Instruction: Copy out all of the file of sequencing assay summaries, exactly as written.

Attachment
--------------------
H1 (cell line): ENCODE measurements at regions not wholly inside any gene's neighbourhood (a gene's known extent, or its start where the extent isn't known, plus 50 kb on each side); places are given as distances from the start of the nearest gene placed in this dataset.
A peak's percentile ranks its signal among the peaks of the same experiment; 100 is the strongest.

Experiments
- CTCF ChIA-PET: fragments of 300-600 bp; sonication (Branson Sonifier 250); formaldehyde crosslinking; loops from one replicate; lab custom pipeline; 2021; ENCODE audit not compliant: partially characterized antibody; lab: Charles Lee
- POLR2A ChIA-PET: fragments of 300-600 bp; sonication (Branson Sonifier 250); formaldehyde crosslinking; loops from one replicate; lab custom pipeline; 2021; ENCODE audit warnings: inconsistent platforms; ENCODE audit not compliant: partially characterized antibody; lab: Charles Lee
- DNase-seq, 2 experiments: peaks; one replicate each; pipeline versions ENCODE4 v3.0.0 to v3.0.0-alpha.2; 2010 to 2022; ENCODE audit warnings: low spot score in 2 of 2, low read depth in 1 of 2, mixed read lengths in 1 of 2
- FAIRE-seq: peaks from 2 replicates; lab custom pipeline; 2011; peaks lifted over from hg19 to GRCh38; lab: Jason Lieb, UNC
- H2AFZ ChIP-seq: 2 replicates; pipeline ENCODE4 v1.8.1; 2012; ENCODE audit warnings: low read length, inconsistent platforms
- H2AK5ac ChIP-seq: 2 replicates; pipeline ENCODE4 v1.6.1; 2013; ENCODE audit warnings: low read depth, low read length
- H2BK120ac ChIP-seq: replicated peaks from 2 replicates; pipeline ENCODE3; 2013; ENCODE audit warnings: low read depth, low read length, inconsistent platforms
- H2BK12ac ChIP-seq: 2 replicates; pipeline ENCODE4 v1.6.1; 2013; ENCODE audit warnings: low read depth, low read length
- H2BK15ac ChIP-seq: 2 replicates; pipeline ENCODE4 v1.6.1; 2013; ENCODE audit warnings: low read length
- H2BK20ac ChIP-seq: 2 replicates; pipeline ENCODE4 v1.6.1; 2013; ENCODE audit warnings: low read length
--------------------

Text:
H1 (cell line): ENCODE measurements at regions not wholly inside any gene's neighbourhood (a gene's known extent, or its start where the extent isn't known, plus 50 kb on each side); places are given as distances from the start of the nearest gene placed in this dataset.
A peak's percentile ranks its signal among the peaks of the same experiment; 100 is the strongest.

Experiments
- CTCF ChIA-PET: fragments of 300-600 bp; sonication (Branson Sonifier 250); formaldehyde crosslinking; loops from one replicate; lab custom pipeline; 2021; ENCODE audit not compliant: partially characterized antibody; lab: Charles Lee
- POLR2A ChIA-PET: fragments of 300-600 bp; sonication (Branson Sonifier 250); formaldehyde crosslinking; loops from one replicate; lab custom pipeline; 2021; ENCODE audit warnings: inconsistent platforms; ENCODE audit not compliant: partially characterized antibody; lab: Charles Lee
- DNase-seq, 2 experiments: peaks; one replicate each; pipeline versions ENCODE4 v3.0.0 to v3.0.0-alpha.2; 2010 to 2022; ENCODE audit warnings: low spot score in 2 of 2, low read depth in 1 of 2, mixed read lengths in 1 of 2
- FAIRE-seq: peaks from 2 replicates; lab custom pipeline; 2011; peaks lifted over from hg19 to GRCh38; lab: Jason Lieb, UNC
- H2AFZ ChIP-seq: 2 replicates; pipeline ENCODE4 v1.8.1; 2012; ENCODE audit warnings: low read length, inconsistent platforms
- H2AK5ac ChIP-seq: 2 replicates; pipeline ENCODE4 v1.6.1; 2013; ENCODE audit warnings: low read depth, low read length
- H2BK120ac ChIP-seq: replicated peaks from 2 replicates; pipeline ENCODE3; 2013; ENCODE audit warnings: low read depth, low read length, inconsistent platforms
- H2BK12ac ChIP-seq: 2 replicates; pipeline ENCODE4 v1.6.1; 2013; ENCODE audit warnings: low read depth, low read length
- H2BK15ac ChIP-seq: 2 replicates; pipeline ENCODE4 v1.6.1; 2013; ENCODE audit warnings: low read length
- H2BK20ac ChIP-seq: 2 replicates; pipeline ENCODE4 v1.6.1; 2013; ENCODE audit warnings: low read length